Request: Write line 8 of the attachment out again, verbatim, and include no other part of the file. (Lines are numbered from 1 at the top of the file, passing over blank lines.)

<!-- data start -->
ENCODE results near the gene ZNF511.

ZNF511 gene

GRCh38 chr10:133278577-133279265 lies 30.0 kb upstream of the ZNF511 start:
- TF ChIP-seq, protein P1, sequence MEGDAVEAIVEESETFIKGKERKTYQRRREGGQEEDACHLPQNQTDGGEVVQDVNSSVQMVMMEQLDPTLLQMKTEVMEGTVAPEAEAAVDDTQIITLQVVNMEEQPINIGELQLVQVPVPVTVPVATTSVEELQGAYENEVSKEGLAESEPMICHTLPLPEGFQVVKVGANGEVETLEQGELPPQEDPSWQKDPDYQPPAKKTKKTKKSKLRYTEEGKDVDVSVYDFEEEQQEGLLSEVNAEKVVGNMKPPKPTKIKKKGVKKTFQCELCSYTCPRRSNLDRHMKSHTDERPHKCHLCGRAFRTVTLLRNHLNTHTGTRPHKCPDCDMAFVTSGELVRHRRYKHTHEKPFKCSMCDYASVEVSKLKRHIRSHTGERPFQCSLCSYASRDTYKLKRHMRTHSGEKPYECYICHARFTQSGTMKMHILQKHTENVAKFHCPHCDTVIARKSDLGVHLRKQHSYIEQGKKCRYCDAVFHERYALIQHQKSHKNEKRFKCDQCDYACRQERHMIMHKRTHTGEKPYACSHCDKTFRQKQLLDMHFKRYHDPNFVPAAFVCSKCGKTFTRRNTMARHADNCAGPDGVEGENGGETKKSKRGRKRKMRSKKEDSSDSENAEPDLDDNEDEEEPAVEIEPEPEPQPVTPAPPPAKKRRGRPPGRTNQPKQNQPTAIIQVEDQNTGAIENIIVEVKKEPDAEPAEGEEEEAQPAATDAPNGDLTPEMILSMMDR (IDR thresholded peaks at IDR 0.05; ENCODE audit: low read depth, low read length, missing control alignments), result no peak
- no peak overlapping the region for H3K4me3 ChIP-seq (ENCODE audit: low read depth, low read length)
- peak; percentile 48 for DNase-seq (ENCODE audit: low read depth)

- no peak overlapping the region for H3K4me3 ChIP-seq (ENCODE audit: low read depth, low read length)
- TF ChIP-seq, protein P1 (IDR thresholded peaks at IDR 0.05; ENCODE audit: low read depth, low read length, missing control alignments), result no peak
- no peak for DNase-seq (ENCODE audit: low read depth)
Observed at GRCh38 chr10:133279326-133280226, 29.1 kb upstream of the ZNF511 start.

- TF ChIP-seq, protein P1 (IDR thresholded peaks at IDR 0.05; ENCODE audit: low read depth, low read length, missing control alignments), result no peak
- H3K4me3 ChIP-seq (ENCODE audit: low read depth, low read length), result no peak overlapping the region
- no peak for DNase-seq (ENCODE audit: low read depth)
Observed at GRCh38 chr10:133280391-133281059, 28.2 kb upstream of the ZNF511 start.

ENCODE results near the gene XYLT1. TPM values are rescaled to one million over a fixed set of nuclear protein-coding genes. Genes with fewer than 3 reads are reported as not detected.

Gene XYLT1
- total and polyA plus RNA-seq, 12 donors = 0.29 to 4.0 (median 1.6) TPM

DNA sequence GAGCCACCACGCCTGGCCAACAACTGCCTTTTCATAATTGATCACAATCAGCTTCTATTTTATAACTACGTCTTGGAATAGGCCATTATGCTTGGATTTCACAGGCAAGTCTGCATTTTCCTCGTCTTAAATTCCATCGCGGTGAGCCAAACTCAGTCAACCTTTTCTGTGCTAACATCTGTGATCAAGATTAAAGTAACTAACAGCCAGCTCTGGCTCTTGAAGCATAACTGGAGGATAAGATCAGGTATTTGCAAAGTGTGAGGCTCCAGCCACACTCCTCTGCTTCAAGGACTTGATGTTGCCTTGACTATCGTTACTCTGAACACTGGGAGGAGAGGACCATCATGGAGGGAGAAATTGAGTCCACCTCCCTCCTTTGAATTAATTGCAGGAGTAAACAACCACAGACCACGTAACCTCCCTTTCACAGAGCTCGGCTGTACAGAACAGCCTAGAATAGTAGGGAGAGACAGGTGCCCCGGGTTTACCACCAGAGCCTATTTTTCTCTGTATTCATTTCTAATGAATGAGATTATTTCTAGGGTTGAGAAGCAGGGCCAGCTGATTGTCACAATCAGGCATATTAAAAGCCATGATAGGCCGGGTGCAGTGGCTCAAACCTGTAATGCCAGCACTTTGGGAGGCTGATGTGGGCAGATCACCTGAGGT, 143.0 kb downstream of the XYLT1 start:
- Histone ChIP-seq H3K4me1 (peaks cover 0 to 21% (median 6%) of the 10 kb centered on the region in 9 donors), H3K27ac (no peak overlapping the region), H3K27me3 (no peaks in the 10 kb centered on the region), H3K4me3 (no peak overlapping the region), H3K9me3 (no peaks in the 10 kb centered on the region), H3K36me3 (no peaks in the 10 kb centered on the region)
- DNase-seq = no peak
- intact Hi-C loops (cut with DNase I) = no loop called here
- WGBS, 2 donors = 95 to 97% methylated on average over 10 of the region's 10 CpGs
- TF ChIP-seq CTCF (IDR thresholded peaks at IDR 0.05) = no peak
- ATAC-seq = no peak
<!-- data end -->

- TF ChIP-seq, protein P1 (IDR thresholded peaks at IDR 0.05; ENCODE audit: low read depth, low read length, missing control alignments), result no peak